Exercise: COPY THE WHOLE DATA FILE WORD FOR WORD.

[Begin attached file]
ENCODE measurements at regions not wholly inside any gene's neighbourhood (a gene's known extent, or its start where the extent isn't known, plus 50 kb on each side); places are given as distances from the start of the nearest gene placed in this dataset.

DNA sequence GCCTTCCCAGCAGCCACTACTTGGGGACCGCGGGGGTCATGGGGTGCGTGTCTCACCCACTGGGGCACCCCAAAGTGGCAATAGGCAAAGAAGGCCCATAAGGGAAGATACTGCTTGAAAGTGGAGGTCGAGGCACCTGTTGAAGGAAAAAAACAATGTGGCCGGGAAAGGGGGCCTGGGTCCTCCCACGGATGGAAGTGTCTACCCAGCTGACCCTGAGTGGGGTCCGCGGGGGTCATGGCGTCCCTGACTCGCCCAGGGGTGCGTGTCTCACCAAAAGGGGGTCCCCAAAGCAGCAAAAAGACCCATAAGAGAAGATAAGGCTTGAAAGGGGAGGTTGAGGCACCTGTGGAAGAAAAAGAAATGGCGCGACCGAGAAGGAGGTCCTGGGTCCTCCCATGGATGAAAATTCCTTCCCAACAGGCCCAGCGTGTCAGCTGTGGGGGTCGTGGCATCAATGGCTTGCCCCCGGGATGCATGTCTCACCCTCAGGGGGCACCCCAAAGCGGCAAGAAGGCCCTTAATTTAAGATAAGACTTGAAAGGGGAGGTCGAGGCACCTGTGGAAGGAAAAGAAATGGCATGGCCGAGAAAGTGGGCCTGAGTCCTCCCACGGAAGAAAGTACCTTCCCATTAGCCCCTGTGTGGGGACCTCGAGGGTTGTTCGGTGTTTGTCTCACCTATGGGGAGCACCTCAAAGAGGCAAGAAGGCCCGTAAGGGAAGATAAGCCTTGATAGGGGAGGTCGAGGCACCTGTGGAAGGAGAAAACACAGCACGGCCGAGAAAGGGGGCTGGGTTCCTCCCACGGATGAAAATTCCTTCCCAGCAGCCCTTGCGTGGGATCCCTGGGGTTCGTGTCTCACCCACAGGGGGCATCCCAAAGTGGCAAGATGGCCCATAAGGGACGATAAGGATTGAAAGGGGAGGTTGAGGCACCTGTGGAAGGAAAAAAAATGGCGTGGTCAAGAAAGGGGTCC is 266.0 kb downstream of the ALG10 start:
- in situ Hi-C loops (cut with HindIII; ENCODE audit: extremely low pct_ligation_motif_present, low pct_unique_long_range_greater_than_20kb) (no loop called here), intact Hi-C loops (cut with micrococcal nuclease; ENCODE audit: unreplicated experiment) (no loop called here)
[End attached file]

ENCODE measurements at regions not wholly inside any gene's neighbourhood (a gene's known extent, or its start where the extent isn't known, plus 50 kb on each side); places are given as distances from the start of the nearest gene placed in this dataset.

DNA sequence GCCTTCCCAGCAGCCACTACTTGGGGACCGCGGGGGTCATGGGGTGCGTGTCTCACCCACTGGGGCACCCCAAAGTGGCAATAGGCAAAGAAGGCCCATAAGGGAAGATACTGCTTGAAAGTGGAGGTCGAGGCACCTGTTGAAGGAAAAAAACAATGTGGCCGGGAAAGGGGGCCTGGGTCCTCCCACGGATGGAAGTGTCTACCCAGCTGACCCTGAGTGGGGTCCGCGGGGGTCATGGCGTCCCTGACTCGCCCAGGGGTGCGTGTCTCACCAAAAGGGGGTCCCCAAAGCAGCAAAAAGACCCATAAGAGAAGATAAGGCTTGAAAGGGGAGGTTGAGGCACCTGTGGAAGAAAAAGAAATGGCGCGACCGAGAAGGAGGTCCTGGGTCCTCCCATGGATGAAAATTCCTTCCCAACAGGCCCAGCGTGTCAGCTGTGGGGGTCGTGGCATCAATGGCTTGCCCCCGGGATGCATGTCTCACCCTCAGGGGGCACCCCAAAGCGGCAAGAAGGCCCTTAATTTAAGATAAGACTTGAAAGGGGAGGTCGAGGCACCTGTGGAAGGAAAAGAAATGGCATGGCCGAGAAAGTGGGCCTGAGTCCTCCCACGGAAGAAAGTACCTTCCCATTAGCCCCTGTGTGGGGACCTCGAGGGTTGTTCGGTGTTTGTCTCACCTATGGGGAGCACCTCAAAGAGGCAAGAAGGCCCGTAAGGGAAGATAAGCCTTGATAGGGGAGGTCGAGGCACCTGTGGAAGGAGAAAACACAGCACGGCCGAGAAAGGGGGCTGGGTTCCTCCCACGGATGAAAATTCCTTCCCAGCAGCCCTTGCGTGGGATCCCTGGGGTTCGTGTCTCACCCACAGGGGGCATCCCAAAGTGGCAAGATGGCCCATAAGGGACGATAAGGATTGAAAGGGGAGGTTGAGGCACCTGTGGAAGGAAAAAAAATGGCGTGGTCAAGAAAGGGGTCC is 266.0 kb downstream of the ALG10 start:
- in situ Hi-C loops (cut with HindIII; ENCODE audit: extremely low pct_ligation_motif_present, low pct_unique_long_range_greater_than_20kb) (no loop called here), intact Hi-C loops (cut with micrococcal nuclease; ENCODE audit: unreplicated experiment) (no loop called here)